I Am Getting A Call From You…But You Are Right Here.
September 9, 2011 § Leave a comment
The Time Machine, if it is possible to create one, would what is probably the most powerful weapon (or most useful pranking devise) to be in the possession of someone. Of course, there is still the ambiguity of changing history and its effects: will stepping on a bug change history, or is it impossible to change anything that is going to happen? Just to be safe, were I to possess a time machine, I would direct my efforts at indirectly changing the past in mostly benign, personal, and beneficial ways. I am not speaking in terms of copying a “cheat sheet” for the stock market and making millions off of Wall Street five years ago, I just want more time for my essays and exams!! As a result, I might restrict time traveling to my own room: go back an hour, work on my essays, go back another hour, revise the rough draft, go back another hour, go to bed.
However, utilizing the time machine only for homework is such a boring way of existence for a machine with such a potential. Therefore, I would use it for the singular and most useless purpose of pranking someone. Much like the calling-myself-on-the-phone part in “By His Bootstraps” by Heinlein, a prank might proceed as below:
- I find a target (a friend, family, coworker, bitter rival, myself, etc.).
- I hold a normal conversation with the target.
- The target receives a cell phone call from me, who proceeds to begin a second conversation
- Midway through the phone conversation, a third person enters and hands the target a note from me, without terminating the cellphone conversation.
- Simultaneously, I send a Skype phone call to the target’s computer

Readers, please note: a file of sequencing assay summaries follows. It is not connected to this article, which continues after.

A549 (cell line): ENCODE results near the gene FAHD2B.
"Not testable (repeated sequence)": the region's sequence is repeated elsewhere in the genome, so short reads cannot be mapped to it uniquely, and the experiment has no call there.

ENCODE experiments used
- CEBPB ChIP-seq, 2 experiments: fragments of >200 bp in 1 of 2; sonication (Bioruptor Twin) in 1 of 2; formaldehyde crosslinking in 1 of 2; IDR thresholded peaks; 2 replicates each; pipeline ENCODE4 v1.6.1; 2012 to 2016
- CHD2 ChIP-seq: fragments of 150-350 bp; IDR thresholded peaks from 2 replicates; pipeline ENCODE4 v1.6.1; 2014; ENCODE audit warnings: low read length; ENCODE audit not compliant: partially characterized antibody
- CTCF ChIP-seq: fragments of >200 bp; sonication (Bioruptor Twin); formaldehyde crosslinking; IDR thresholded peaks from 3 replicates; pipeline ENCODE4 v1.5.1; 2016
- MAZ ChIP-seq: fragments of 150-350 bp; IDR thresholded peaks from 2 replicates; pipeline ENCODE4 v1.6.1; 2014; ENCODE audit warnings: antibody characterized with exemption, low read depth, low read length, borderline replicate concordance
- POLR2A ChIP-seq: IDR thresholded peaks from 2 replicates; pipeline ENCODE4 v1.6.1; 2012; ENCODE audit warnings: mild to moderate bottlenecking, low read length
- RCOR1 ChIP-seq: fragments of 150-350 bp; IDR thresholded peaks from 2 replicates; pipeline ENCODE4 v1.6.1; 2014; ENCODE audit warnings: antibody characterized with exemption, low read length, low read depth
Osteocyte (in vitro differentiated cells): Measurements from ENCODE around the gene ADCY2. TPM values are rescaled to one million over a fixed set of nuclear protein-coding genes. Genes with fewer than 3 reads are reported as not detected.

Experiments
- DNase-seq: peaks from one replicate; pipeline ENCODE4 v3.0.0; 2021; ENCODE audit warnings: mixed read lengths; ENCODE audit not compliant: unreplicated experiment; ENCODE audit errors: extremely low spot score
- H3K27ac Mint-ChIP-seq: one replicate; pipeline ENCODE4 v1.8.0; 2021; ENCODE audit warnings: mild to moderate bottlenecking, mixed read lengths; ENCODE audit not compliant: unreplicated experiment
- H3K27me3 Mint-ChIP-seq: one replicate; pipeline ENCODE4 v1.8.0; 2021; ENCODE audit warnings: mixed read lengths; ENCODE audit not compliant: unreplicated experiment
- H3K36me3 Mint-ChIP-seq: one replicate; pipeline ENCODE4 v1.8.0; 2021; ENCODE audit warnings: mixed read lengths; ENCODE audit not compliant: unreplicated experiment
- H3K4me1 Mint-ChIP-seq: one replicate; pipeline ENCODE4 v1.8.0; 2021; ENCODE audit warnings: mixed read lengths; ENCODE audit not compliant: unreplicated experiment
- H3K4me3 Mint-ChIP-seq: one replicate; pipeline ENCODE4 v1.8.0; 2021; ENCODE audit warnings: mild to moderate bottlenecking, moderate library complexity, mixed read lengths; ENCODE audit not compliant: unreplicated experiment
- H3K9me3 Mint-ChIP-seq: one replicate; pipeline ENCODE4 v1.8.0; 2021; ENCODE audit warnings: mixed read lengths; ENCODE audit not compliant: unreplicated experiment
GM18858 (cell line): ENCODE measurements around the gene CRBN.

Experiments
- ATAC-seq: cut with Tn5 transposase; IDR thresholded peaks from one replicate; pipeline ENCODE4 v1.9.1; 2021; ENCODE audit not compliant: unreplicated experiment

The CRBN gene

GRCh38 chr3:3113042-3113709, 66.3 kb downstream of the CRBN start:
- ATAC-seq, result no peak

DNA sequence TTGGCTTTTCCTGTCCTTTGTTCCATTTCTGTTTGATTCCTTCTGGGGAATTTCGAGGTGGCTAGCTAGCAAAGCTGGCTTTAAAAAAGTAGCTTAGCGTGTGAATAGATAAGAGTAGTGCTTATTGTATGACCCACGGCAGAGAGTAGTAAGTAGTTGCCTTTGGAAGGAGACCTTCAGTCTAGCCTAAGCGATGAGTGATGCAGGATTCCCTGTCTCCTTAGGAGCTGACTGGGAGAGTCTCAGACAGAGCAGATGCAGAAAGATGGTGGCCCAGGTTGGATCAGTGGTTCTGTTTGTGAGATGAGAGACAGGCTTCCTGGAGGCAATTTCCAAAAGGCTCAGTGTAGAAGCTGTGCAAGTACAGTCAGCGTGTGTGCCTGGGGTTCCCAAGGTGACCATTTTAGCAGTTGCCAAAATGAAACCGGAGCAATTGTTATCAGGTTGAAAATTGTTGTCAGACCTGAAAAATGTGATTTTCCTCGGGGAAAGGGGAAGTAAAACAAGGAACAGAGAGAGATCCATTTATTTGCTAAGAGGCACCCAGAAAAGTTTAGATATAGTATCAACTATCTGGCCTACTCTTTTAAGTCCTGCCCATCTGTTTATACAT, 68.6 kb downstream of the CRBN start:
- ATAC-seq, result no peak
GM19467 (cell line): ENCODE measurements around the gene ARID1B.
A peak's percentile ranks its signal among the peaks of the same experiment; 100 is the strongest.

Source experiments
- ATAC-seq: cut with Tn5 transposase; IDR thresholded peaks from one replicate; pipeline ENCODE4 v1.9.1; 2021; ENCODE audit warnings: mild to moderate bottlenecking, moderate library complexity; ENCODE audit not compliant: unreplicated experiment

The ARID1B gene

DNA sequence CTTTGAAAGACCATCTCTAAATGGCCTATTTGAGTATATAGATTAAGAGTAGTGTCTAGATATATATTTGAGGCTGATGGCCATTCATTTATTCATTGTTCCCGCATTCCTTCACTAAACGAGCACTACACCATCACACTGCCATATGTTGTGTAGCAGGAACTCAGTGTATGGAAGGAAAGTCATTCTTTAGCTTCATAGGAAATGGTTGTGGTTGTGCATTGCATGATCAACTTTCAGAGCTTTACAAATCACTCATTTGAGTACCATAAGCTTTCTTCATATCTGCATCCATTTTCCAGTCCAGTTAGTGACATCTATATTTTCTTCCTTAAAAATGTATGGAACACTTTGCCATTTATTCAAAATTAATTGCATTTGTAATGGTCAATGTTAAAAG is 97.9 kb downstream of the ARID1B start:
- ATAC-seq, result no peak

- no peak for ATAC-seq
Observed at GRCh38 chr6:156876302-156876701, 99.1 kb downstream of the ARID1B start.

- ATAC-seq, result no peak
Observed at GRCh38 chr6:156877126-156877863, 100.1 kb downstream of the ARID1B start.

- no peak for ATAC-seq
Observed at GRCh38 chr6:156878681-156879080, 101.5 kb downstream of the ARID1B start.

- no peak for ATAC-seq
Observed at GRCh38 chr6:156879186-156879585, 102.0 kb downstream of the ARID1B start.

- At the same time, a fourth person enters and relays a message that I would like to ask the target whether s/he would like dinner
- The “me” from step 1 remains in the room for the entire duration of the scene
- I memorizes the scene
- I proceed to the time machine
- Pranking begins
The psychological stress that results from this scene is rather unpredictable. Whether it will make his/her day, ruin his/her day, or drive him/her to the fringes of insanity is still uncertain until the scene actually passes for the target.
Even though these two utilizations of a time machine might seem a bit unnecessary and wasteful, but such a use actually avoids all the tangled-up conundrum, butterfly effect, and timeline friction that might come out of interfering with history. By keeping the use of the time machine relatively personal and trivial, the timeline on which I and everyone else exist would be safe and stable, and I wouldn’t accidentally alter the workings of English Language in any ways. Or kill any innocent moths, for that matter.
Of course, I can always find some garage to park that piece of machine and leave it alone.